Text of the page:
The Internet has become the principal window through which college students, and many of us, view the world. Students who swim daily in the waters of YouTube, MySpace, Facebook, and myriad online sites often fail to recognize that representations of ethnicity, gender, and other cultures were not created by informed professional journalists or media makers, but by media amateurs with little knowledge of the cultural images they are producing. In this era where UGM (user generated media) dominate the Internet, anyone can post erroneous representations that become viewers’ worldviews.
In the college course Culture, Race & Media, a website-based curriculum was created to observe and analyze Internet sites’ cultural influences http://www.cultureraceandmedia.com. Pundits and media experts bemoan that media have transformed representational images into what are now perceived as “reality”. Can Baudrillard be correct that the televisual image has become hyper-real, so that cultures and people viewed through YouTube are more believable than the actual people depicted on these sites? For students to answer these questions about their digital media they were required to research visual representations of ethnicities other than North American on the Internet, as well as gender and religions. Students posted their found media examples to the class website, with provocative questions to stimulate their peers’ reactions to their samples, and their own analyses of “truth” vs. media. Previous to this assignment, students practiced image deconstruction using Frith’s analysis model from the GenderAds Project to recognize surface meanings, cultural, and semiotic influences, as well as media analysis exercises. Participants in the workshop and readers of this paper will have opportunities to analyze their cultural worldviews regarding reality vs. mediated images.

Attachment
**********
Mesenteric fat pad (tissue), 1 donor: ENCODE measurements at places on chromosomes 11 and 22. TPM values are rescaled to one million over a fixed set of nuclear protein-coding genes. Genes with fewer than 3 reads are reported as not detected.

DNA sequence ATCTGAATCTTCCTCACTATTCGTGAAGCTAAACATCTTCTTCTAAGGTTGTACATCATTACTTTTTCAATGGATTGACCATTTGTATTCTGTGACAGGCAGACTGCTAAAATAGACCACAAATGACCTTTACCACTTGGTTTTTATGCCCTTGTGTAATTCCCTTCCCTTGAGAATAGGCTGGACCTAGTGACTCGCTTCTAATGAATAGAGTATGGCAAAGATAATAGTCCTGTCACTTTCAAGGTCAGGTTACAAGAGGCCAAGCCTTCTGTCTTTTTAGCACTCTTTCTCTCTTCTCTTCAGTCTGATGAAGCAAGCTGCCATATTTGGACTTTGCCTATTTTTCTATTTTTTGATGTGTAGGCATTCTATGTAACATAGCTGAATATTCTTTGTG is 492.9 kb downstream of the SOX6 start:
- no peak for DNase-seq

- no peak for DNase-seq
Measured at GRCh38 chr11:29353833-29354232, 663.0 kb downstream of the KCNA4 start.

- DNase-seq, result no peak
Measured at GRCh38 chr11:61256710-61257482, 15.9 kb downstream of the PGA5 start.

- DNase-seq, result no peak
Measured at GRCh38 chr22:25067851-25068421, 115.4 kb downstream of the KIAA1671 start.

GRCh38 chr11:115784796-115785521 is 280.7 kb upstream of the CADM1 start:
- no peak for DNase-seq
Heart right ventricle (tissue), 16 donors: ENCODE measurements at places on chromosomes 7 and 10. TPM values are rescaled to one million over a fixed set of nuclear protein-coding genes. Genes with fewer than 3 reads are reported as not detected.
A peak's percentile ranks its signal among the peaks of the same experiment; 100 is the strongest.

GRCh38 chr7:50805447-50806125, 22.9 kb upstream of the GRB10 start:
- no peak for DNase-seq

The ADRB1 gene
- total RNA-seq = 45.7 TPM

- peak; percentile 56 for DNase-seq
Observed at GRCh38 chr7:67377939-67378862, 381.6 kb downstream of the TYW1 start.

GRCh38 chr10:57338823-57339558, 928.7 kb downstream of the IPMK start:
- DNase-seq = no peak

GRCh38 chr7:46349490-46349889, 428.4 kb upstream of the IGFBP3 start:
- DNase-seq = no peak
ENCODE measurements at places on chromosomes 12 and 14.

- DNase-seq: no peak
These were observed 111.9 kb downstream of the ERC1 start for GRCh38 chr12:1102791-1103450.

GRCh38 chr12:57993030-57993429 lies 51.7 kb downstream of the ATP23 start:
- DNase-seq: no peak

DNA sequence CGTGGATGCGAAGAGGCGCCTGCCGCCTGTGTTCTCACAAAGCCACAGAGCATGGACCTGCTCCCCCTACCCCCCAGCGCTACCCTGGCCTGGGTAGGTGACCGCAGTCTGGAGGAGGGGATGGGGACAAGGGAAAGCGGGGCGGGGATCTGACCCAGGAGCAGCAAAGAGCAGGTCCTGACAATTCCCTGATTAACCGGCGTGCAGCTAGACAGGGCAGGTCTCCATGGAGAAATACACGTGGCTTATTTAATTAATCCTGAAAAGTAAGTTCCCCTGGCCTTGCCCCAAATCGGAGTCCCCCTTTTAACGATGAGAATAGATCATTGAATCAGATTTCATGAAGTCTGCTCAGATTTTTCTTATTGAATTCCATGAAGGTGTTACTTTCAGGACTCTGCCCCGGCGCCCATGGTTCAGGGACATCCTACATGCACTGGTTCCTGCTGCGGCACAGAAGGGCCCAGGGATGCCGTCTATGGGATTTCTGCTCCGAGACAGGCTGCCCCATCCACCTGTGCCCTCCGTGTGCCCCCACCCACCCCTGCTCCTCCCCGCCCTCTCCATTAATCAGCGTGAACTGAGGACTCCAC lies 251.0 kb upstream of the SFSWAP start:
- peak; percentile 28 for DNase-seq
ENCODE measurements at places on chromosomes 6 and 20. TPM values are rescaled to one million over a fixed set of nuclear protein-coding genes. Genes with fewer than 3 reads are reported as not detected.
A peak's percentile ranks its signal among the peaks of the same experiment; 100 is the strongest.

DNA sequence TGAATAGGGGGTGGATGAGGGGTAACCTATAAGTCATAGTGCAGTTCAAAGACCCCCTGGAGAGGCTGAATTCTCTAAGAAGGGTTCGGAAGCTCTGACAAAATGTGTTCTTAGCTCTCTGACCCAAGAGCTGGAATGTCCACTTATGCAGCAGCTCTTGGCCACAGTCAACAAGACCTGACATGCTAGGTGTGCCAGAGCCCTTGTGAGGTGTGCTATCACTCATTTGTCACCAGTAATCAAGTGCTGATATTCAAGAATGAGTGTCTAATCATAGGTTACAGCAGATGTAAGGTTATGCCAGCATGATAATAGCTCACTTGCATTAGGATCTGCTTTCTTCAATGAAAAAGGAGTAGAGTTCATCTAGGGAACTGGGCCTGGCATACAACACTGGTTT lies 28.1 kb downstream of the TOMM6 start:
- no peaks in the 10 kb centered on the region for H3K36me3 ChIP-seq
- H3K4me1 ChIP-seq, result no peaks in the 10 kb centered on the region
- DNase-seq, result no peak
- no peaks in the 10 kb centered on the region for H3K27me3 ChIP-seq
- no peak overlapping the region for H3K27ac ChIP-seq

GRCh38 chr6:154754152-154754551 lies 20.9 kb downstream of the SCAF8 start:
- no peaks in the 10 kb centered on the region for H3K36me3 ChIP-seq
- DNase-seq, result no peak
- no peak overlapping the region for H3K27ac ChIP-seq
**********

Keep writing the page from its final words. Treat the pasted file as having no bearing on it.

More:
|Keywords:||Media Representation, Global Worldview, Ethnic/Minority Images, Internet, Participatory Media|
Professor and Coordinator of Culture, Race & Media, Television Department, School of Media Arts, Columbia College Chicago, Chicago, IL, USA
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